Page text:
Blog Post

Town Hall Tomorrow On Master's in Knowledge and Networks

Time:  1-2pm November 8

Place:  Garage (Room C015), Bay 4, Smith Warehouse, 114 Buchanan Street, Duke University

What:  Town Hall Presentation on Proposed/Draft Master of Arts in Knowledge and Networks (MAKN)   The draft of the MAKN has been posted publicly and collecting  feedback at:

Purpose:   Conversation, questions, suggestions, partnerships, and a strategy for moving forward on the MAKN if there is sufficient interest---and then making it happen


Dear Colleagues,

We are absolutely delighted by the warm and enthusiastic response to our first invitation  to be part of an exciting new experiment in reshaping education for the future, a proposed "re-professional" Masters degree in Knowledge and Networks.  We will be hosting a general "Town Hall" informational and follow-up meeting from 1:00-2:00 pm on November 8th, in the "Garage" (Room C015) in Bay 4 of the Smith Warehouse at 114 Buchanan Street to gather together anyone who is interested or has questions or feedback to share.  Please feel free to share this email with anyone you think would be interested in attending.

We will be joined by Dean David Bell from the Graduate School, who first asked me and the HASTAC team to dream up this visionary degree, as well as Dean of Humanities Srinivas Aravamudan and Ian Baucom, Director of the Franklin Humanities Institute.

In the meantime, the Comment Press posting of the entire degree with all appendices continues to accept your comments and feedback at:

Thank you again for all your compliments and offers to be part of this.  It's thrilling.

Warm regards,

Cathy Davidson on behalf of the HASTAC team




Hi Cat - I hadn't really thought about what I'm going to say until I saw something en passant on the Drumbeat agenda.  If this was truly an "open source" degree, so to speak, wouldn't it be free?  Or certainly something close to free?  Duke tuition is nothing to sneeze at.  Just glancing at the table of contents, I didn't see anything devoted to tuition or fee structure (of course, I didn't deep dive at all).  Even if it's totally obvious that you're not going to go in this direction, I think it's worth thinking about conceptually.  Why would you pay to learn something that's all about open learning?  By its very nature, it becomes closed and proprietary.  Consider this a provocation.  And maybe you've already covered it.  ;-)  


Unfortunately, this confuses the different ideas of "free."   The Internet needs to remain as free and unregulated as possible but, for most of us, we have to pay for hardware, software, data plans--none of that is free unless we use spaces such as libraries where we can access all of these services that allow us, then, to hook up to those aspects of the internet for which we do not have to pay a fee.   Someday, if things continue to go as they are, even that level of "free" will not exist any more and we have to fight that.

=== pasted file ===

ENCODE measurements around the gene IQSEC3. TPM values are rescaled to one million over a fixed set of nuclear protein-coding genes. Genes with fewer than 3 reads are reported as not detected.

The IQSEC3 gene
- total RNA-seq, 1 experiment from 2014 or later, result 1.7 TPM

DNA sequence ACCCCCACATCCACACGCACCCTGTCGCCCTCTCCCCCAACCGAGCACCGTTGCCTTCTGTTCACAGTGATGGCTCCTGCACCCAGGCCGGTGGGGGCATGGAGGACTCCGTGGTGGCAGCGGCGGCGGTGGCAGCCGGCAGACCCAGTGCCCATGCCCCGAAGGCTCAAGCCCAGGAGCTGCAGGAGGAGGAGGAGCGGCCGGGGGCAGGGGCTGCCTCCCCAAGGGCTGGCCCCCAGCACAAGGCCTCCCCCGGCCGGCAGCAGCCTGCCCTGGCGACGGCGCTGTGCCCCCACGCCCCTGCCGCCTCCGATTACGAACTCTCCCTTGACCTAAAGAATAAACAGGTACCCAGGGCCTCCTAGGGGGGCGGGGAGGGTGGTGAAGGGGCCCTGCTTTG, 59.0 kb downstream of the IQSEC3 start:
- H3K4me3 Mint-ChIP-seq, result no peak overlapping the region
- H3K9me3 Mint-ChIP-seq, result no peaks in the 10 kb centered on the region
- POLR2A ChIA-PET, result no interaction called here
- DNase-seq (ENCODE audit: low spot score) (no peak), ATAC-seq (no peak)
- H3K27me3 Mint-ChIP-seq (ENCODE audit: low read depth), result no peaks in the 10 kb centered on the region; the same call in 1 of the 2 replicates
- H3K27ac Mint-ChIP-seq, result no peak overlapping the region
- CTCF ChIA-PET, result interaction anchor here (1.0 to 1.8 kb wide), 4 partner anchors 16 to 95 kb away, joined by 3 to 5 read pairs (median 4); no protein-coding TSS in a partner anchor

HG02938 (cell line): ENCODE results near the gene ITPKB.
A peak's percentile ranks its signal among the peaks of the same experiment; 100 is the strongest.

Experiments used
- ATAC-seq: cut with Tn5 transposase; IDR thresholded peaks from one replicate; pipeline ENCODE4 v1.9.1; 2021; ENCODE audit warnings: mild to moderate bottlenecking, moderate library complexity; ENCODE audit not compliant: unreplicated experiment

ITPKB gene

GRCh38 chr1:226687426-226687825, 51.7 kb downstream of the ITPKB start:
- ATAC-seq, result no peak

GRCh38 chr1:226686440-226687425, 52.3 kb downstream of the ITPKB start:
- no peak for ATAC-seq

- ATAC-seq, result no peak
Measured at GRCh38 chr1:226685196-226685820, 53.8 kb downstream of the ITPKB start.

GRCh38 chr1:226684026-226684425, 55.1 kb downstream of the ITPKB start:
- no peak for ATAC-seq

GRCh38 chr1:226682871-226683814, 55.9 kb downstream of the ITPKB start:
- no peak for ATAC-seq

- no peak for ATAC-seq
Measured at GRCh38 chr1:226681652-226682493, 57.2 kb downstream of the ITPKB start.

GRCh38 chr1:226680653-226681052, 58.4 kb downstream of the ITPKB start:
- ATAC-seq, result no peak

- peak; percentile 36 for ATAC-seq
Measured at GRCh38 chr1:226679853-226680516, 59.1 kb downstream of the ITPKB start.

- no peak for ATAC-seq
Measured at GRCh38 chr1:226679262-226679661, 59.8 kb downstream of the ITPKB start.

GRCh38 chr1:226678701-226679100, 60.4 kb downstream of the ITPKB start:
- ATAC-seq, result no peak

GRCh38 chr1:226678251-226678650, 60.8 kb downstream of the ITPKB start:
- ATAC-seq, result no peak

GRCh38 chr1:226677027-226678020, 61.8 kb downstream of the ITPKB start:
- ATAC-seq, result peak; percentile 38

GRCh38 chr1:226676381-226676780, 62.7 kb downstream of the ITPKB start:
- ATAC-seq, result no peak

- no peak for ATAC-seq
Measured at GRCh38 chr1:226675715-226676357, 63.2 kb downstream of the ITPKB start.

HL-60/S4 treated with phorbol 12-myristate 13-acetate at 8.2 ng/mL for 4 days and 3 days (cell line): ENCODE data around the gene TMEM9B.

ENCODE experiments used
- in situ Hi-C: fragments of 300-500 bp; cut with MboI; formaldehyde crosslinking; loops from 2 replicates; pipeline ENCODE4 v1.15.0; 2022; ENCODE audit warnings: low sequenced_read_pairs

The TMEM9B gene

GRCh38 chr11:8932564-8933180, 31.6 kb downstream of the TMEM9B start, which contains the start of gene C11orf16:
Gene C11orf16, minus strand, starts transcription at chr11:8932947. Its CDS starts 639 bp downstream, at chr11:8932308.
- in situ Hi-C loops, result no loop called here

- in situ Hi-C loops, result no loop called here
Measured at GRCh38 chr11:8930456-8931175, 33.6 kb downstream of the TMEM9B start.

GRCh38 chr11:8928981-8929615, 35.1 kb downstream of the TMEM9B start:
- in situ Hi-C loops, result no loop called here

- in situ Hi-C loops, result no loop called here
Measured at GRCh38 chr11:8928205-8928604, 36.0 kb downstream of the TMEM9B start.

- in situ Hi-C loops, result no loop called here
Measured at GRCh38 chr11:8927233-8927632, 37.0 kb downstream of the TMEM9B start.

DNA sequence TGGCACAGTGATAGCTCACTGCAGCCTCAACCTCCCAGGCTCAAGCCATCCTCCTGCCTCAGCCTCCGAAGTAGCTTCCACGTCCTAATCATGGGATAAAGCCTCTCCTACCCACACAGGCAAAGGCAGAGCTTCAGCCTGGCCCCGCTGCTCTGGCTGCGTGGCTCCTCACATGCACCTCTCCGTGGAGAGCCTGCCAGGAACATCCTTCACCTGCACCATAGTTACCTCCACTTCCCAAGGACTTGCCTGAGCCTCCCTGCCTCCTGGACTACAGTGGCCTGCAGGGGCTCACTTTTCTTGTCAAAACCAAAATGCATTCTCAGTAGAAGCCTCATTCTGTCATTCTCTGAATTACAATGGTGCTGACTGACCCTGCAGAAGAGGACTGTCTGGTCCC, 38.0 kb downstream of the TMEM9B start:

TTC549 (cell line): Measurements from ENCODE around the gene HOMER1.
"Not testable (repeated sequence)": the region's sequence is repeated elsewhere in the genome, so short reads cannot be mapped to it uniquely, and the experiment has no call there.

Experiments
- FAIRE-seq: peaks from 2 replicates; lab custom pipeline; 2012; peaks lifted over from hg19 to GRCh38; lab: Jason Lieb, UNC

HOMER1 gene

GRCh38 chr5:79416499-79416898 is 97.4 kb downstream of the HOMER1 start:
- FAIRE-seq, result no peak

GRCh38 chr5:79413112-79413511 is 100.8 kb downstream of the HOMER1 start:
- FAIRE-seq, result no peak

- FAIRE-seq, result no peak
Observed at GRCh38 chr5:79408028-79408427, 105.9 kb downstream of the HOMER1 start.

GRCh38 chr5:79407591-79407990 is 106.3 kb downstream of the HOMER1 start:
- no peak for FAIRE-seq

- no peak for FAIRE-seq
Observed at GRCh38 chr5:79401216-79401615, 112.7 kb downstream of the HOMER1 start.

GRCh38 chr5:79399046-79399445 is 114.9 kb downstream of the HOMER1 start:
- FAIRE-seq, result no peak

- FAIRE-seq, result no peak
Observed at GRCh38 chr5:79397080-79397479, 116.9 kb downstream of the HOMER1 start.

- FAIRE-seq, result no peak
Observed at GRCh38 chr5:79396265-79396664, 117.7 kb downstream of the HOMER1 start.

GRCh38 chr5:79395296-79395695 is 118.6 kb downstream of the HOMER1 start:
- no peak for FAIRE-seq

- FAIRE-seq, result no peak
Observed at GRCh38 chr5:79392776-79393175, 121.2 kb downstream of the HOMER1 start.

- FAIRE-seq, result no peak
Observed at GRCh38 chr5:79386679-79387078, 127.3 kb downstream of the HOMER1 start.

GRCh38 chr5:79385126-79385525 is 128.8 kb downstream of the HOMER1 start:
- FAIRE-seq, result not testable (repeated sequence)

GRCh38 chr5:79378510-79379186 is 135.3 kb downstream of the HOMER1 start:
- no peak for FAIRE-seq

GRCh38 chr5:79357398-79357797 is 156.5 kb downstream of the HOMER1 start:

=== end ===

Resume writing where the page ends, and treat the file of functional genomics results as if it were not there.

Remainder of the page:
A degree program from a traditional institution and a research university is something that someone has to pay for one way or another.  The MAKN is a degree program at a non-profit private university so it has to pay for itself but, yes, we will work out scholarships wherever possible.  Even state universities charge tuition--and they are supported by tax dollars, another form of payment.    If I were President of Duke or head of the Board of Trustees, of course I'd love it to be free as a gift to the world but this is a credentialed (as in must be accredited) degree program . . . alas!   I agree with the ideals but don't know any Duke faculty who would be willing to work without compensation at a program designed to prepare its students for future careers.   Many Duke faculty volunteer in civic programs--and there are a lot of those at Duke--but that is different than an accredited degree program. 


HASTAC is "free" because we do it basically as unpaid, voluntary labor. But an actual program, such as a new Master's degree from Duke, has a tremendous amount of costs that have to be recouped somehow, either through tuition, advertising, fundraising externally, in order for it to break even.  For accreditation, we will be required to meet certain standards.  Unfortunately, those aren't free.   If we are lucky, we will raise some philanthropic funds to make scholarships available. 


"Free" on the Internet, of course, does not mean  "doesn't cost anything."   The cautionary adage of the Internet is that "if it's free, you're not the customer, you are the data being sold."  Think Google.  If you believe you are using Google because it is free, you don't understand the economics of search.  Same with Facebook and so forth.  If something has costs, it should make clear up front what those costs are and how it recoups them.  (Facebook and Google don't and people are very naive about what their data is being used for).    Even the Mozilla Drumbeat Festival had to charge a registration fee, of course, to cover costs.  


The other "free" adage of the information is that things can be "free" as in "free kittens" or "free" as in "free beer" . . . free-flowing, unimpeded information doesn't mean that there are not hardware, software, and other costs that have to be covered in one way or another.   Do we wish we could give people two years' worth of hands' on skill building for free?  Of course?   And Peer-to-Peer University and other Open learning and Open Ed programs offer such wonderful possibilities.   We hope to partner with them, in fact, and have some of our students, in the course of their own training and portfolio building, work with online university students as mentors and leaders, to share the wealth so to speak even as our students are building their own profile for future, productive work, either in the world of nonprofits or in future business and corporate experiences or in NGO's or other community-based forms of labor.



Good luck tomorrow.